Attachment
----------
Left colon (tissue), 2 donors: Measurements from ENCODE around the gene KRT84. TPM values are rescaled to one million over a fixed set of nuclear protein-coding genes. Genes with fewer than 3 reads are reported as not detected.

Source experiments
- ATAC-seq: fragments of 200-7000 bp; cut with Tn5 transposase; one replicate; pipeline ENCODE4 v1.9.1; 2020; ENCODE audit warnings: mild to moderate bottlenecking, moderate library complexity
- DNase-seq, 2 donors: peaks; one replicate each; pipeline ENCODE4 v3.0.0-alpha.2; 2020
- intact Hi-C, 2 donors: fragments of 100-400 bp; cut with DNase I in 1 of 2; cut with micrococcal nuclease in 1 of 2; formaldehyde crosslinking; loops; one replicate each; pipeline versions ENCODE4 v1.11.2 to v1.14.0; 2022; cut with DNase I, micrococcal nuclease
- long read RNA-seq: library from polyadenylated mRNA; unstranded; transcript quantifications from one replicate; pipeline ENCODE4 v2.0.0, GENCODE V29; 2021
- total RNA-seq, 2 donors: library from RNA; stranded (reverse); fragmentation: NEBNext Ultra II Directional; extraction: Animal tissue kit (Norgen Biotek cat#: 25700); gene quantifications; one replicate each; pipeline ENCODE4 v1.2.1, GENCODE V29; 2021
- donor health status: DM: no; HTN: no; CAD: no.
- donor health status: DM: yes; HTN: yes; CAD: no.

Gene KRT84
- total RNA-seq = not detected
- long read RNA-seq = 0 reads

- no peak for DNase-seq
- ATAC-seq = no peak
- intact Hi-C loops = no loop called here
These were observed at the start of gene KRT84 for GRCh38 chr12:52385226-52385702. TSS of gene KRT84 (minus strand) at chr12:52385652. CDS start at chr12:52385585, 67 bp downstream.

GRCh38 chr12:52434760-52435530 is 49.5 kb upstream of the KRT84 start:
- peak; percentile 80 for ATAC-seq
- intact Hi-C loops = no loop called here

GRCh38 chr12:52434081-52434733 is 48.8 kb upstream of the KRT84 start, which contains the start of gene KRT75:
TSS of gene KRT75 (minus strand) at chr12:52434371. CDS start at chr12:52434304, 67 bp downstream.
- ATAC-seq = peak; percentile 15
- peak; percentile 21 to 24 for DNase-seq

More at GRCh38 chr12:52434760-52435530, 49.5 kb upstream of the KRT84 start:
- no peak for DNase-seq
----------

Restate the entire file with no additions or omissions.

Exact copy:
Left colon (tissue), 2 donors: Measurements from ENCODE around the gene KRT84. TPM values are rescaled to one million over a fixed set of nuclear protein-coding genes. Genes with fewer than 3 reads are reported as not detected.

Source experiments
- ATAC-seq: fragments of 200-7000 bp; cut with Tn5 transposase; one replicate; pipeline ENCODE4 v1.9.1; 2020; ENCODE audit warnings: mild to moderate bottlenecking, moderate library complexity
- DNase-seq, 2 donors: peaks; one replicate each; pipeline ENCODE4 v3.0.0-alpha.2; 2020
- intact Hi-C, 2 donors: fragments of 100-400 bp; cut with DNase I in 1 of 2; cut with micrococcal nuclease in 1 of 2; formaldehyde crosslinking; loops; one replicate each; pipeline versions ENCODE4 v1.11.2 to v1.14.0; 2022; cut with DNase I, micrococcal nuclease
- long read RNA-seq: library from polyadenylated mRNA; unstranded; transcript quantifications from one replicate; pipeline ENCODE4 v2.0.0, GENCODE V29; 2021
- total RNA-seq, 2 donors: library from RNA; stranded (reverse); fragmentation: NEBNext Ultra II Directional; extraction: Animal tissue kit (Norgen Biotek cat#: 25700); gene quantifications; one replicate each; pipeline ENCODE4 v1.2.1, GENCODE V29; 2021
- donor health status: DM: no; HTN: no; CAD: no.
- donor health status: DM: yes; HTN: yes; CAD: no.

Gene KRT84
- total RNA-seq = not detected
- long read RNA-seq = 0 reads

- no peak for DNase-seq
- ATAC-seq = no peak
- intact Hi-C loops = no loop called here
These were observed at the start of gene KRT84 for GRCh38 chr12:52385226-52385702. TSS of gene KRT84 (minus strand) at chr12:52385652. CDS start at chr12:52385585, 67 bp downstream.

GRCh38 chr12:52434760-52435530 is 49.5 kb upstream of the KRT84 start:
- peak; percentile 80 for ATAC-seq
- intact Hi-C loops = no loop called here

GRCh38 chr12:52434081-52434733 is 48.8 kb upstream of the KRT84 start, which contains the start of gene KRT75:
TSS of gene KRT75 (minus strand) at chr12:52434371. CDS start at chr12:52434304, 67 bp downstream.
- ATAC-seq = peak; percentile 15
- peak; percentile 21 to 24 for DNase-seq

More at GRCh38 chr12:52434760-52435530, 49.5 kb upstream of the KRT84 start:
- no peak for DNase-seq